Real Change: The Political Ecology of Food

I had the privilege of giving a farm tour to a college class entitled “Political Ecology of Food.”  Prior to their visit, the student’s assignment was to watch the video on our homepage, “Why Real Organic Matters”. It’s a video that I have seen dozens of times, and somehow I’m still moved to tears.

Organic farming has such a beautiful history in the US. A story of rebel farmers building an alternative to chemical agriculture, one farm at a time, in spite of outward hostility and discrediting from academia and the government.

But this generation of students didn’t affiliate organic with those rebel farmers. For their entire lives, they have seen organic as an “industry” that included confinement livestock production, industrial hydroponics, flown in products from afar, and an overall disconnect between what was labeled organic and the values the movement was built on: healthy foods, produced with healthy soils, by many hands, within a regional food system that is fair to everyone involved.

Just like the pioneering organic farmers, these students see a troubled world before them, and they want to be part of real change.

An excellent discussion of “What do we do now?” ensued.

“Should we start over and work to build, from the ground up, another alternative to the organic alternative?” .


Cans of redbull with the USDA Organic Label

Is an Organic Red Bull really better than a conventional Red Bull?


“What about ‘Conventionalisation Theory,’” asked the professor?

“What will ensure that we don’t end up right where we are now, 20 years later, with another corrupted word?”

Then, a series of questions arose from the class that really had everyone stumped:

“Isn’t ‘industrial organic’ better than chemical farming?”

“Isn’t it better, at least, to use organic grain in a CAFO instead of chemical grain?”

“Isn’t it better to have hydroponic production without the toxic neonics and organophosphates used in conventional hydroponics?”

“Isn’t it better to have General Mills convert 1 million acres of conventional grain to ‘regenerative,’ no-till production even if that grain goes to CAFOs, and even if that means 1 million acres of fertilizers, pesticides, and glyphosate?”

After moments of silence surrounding these questions I posed this:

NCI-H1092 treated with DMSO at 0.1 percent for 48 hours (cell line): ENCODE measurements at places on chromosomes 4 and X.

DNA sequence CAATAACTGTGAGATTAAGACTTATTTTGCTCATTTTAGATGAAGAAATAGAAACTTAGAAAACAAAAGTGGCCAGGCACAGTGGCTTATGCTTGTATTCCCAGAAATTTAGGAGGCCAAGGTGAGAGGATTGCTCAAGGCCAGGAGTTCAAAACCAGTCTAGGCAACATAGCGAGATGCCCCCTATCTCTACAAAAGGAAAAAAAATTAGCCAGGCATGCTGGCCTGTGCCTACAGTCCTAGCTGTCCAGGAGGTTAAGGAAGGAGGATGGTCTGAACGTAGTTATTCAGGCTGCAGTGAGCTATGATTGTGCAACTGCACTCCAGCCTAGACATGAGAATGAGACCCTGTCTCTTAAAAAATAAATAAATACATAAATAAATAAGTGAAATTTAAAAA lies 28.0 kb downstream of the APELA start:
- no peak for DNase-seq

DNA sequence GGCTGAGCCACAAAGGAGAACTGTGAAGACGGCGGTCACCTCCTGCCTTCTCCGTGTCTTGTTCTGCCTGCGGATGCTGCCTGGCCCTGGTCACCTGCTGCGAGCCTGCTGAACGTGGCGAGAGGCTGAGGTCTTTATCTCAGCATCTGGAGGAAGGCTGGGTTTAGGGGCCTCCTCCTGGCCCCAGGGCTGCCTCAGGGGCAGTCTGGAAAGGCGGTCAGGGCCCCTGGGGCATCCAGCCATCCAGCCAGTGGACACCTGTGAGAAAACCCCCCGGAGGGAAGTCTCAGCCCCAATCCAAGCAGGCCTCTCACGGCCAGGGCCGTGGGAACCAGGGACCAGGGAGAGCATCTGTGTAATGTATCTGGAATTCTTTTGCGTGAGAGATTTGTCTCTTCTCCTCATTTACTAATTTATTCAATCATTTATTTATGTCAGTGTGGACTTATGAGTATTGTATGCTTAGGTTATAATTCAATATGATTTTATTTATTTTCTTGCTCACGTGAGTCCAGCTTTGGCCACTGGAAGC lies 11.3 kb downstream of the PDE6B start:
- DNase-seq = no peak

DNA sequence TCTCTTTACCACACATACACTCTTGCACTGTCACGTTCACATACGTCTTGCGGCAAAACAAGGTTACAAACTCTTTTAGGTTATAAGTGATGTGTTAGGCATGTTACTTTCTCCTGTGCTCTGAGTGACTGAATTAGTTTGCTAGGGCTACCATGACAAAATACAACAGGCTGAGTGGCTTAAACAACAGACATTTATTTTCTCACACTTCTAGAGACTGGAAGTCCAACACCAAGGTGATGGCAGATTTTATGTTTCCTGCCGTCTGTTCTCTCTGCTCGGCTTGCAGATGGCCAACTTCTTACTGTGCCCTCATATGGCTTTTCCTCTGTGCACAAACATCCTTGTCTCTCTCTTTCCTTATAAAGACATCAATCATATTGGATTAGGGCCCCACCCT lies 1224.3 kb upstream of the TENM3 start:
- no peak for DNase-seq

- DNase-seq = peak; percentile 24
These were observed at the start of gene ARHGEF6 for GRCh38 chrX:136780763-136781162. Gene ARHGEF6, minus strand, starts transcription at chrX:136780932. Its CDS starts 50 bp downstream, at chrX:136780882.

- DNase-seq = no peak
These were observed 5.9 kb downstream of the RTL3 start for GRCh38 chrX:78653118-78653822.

“Will these incremental improvements bring about the environmental, social, economic, and nutritional changes you envision for the future you wish to see materialize?”

All heads shook no.

“Then why not work toward the real systemic changes needed to build that future? Why settle for mediocrity because it is better than the alternative, while the problems you care about persist?”

Perhaps an organic Red Bull is better than a conventional Red Bull and an organic Dorito is better than a conventional Dorito, but is that really the question you want to ask? Is it worth the resources used to make either? Would the world be a better place if neither existed?


A bag of Simply Organic Doritos

What about an Organic Dorito? Is this how we want to burn our precious fossil fuels? Wouldn’t the world be a better place if neither existed?

I felt a shift in mood and saw nods and smiles on the student’s faces when the right question started to materialize:

“What kind of world do I want to live in?” and, “Who is working to create that world?”

We each need to answer those questions, almost with every decision we make. We need to find like minded organizations doing the work that inspires us and push us to be our best selves. And then we need to join them to amplify their efforts.

Yours In The Dirt,



Inside a box with a blue border holds blue text that reads a quote by Joan Dye Gussow: "“Just as we now know that there is more to adequate nutrition than the mere combining of the known compounds into a diet, many of us also believe that there is more to "organic" than simply combining 95% organic ingredients into products that will sell.   At a minimum, we have wanted organic foods to pull us back to nature, and to a set of values that care for nature implies.”

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